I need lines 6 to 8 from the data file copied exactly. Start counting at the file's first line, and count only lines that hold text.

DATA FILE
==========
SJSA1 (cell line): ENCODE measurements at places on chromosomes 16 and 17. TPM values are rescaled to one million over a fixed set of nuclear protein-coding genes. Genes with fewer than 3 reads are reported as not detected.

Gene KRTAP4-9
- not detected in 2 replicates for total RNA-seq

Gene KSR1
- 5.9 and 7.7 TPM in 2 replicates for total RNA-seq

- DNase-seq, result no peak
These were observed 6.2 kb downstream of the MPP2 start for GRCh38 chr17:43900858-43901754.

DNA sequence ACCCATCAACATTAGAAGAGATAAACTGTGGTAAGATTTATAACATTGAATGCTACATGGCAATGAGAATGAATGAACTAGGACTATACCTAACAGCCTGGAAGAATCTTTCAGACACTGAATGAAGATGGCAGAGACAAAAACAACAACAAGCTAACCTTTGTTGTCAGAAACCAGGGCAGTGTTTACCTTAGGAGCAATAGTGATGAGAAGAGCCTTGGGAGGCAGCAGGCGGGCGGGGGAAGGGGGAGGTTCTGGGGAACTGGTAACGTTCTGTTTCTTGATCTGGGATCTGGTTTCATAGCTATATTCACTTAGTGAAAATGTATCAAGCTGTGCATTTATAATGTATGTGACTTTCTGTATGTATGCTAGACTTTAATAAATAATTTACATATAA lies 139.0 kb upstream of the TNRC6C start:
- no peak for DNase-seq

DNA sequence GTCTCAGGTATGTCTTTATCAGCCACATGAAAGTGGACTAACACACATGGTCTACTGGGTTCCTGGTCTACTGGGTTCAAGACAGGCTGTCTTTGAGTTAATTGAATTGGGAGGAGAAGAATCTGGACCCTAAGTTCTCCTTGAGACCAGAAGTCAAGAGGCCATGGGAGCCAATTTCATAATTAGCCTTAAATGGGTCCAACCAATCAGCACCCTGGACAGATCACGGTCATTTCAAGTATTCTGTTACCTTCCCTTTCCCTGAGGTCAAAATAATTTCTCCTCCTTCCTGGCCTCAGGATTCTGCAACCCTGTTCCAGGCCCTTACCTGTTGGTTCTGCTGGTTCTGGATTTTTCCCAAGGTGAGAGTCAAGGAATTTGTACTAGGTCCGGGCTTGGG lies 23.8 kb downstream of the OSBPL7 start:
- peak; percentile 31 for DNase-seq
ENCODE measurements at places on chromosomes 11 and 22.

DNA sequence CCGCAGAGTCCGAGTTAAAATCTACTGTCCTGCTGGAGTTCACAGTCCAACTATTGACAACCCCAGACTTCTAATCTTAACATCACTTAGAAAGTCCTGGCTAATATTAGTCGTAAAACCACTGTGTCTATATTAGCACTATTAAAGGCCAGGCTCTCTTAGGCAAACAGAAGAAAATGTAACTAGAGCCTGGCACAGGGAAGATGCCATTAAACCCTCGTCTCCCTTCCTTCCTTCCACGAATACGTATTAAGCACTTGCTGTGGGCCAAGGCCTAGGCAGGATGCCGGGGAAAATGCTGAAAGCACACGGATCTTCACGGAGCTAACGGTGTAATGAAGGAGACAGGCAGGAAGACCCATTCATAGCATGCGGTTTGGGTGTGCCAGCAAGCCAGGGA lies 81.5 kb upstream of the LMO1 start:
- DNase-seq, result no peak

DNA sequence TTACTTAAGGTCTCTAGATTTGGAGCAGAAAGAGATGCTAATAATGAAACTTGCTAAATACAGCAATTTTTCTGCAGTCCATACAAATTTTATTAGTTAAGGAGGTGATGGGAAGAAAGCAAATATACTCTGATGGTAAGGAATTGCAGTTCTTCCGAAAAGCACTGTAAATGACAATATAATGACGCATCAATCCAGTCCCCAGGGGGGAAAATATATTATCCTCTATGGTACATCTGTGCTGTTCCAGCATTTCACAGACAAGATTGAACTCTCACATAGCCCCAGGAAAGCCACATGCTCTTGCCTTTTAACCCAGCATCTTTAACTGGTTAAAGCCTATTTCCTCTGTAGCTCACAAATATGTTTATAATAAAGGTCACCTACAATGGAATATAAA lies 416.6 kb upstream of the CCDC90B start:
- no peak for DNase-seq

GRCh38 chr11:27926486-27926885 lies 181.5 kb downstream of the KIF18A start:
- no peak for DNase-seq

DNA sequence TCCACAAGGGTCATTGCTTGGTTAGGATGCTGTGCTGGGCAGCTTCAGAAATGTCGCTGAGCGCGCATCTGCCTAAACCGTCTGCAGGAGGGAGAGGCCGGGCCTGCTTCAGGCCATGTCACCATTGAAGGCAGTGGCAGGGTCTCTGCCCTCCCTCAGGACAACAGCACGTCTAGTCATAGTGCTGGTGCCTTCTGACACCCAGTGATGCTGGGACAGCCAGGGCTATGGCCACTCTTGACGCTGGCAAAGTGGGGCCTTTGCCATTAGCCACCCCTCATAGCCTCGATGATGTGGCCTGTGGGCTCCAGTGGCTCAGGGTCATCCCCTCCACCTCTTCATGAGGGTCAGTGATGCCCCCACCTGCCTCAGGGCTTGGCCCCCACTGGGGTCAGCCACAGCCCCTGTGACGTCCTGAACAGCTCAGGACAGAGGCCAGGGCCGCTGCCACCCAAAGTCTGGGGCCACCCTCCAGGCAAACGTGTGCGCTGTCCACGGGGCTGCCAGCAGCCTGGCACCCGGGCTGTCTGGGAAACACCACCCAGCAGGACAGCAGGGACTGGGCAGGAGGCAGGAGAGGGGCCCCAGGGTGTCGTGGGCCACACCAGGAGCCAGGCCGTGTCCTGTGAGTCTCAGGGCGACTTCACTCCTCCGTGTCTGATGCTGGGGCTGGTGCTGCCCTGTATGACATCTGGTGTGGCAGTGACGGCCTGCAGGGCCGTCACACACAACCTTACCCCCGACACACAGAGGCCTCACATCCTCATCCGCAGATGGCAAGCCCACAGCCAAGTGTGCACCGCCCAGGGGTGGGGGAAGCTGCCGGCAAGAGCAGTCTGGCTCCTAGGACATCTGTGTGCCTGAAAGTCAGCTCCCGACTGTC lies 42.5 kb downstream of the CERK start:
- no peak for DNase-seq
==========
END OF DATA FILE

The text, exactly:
- DNase-seq, result no peak
These were observed 6.2 kb downstream of the MPP2 start for GRCh38 chr17:43900858-43901754.

DNA sequence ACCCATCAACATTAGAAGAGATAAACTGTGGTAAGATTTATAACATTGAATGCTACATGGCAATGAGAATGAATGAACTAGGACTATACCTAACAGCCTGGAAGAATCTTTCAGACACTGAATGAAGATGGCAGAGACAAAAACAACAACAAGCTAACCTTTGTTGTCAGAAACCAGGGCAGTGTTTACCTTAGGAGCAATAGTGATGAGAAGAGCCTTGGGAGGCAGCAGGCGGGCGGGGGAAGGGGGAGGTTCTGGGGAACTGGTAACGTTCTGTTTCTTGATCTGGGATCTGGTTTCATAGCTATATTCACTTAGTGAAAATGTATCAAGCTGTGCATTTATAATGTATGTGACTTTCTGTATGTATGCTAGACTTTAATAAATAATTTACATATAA lies 139.0 kb upstream of the TNRC6C start: